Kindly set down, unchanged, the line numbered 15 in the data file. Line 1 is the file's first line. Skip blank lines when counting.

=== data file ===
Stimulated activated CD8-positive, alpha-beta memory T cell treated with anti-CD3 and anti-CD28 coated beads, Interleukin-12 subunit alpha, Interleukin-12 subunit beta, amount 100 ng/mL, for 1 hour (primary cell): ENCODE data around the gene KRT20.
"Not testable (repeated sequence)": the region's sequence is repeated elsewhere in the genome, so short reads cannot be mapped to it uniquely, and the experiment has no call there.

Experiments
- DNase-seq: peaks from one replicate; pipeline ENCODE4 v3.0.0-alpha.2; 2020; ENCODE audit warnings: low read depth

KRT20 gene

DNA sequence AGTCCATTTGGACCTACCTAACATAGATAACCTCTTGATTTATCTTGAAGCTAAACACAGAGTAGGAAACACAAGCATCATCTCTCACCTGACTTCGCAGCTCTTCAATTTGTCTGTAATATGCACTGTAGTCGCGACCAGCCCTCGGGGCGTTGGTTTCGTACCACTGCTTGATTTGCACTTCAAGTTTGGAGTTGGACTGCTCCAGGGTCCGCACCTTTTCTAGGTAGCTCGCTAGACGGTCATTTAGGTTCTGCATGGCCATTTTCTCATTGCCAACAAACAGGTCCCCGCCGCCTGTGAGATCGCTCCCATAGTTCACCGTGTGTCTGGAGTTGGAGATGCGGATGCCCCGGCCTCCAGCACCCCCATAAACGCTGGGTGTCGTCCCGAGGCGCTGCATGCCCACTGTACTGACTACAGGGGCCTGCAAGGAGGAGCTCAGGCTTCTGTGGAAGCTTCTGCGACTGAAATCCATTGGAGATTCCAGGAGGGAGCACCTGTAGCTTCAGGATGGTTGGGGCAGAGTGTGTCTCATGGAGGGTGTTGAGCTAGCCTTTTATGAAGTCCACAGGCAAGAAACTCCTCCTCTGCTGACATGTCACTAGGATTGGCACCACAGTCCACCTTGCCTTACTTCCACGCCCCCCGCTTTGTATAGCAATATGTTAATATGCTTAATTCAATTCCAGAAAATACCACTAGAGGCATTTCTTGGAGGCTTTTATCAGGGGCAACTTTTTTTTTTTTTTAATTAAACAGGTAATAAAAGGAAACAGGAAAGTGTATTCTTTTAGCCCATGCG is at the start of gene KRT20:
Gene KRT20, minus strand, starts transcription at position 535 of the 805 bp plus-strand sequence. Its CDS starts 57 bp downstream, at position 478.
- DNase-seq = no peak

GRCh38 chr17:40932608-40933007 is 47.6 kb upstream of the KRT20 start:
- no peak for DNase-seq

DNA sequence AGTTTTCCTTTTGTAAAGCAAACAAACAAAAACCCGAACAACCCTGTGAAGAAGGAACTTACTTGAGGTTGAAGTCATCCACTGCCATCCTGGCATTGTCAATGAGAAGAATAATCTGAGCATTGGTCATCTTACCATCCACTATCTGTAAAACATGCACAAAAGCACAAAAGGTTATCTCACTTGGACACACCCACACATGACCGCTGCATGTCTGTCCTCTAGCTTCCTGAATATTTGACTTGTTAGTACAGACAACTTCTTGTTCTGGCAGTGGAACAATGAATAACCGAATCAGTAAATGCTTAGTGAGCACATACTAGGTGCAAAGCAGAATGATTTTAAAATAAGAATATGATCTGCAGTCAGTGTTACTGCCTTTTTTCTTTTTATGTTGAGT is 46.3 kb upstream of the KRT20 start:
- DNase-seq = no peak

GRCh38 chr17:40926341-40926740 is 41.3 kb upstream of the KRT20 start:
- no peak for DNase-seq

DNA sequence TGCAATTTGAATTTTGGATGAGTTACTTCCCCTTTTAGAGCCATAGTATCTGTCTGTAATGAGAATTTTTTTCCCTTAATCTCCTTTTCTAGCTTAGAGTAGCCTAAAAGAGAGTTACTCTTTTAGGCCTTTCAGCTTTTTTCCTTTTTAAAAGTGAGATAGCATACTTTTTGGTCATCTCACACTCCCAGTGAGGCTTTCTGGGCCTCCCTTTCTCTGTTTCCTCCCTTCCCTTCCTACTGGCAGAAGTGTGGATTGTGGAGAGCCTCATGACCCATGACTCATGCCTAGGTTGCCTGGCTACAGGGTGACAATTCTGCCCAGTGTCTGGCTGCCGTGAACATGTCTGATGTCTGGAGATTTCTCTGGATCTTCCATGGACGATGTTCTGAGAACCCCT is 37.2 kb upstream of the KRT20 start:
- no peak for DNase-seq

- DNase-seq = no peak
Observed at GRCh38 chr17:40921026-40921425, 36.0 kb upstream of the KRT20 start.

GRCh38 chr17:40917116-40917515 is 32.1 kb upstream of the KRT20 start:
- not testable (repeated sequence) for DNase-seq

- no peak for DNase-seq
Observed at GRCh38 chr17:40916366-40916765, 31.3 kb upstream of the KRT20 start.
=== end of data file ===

DNA sequence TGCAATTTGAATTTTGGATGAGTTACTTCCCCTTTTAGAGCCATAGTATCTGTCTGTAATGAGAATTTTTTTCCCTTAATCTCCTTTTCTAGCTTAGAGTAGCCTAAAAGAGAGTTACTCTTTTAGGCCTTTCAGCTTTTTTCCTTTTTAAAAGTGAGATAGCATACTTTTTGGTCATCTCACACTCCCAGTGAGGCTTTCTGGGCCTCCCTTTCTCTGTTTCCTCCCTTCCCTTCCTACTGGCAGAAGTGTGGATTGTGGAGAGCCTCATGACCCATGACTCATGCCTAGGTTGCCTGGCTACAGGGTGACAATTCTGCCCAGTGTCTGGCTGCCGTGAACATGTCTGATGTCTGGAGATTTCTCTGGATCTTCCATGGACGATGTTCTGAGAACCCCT is 37.2 kb upstream of the KRT20 start: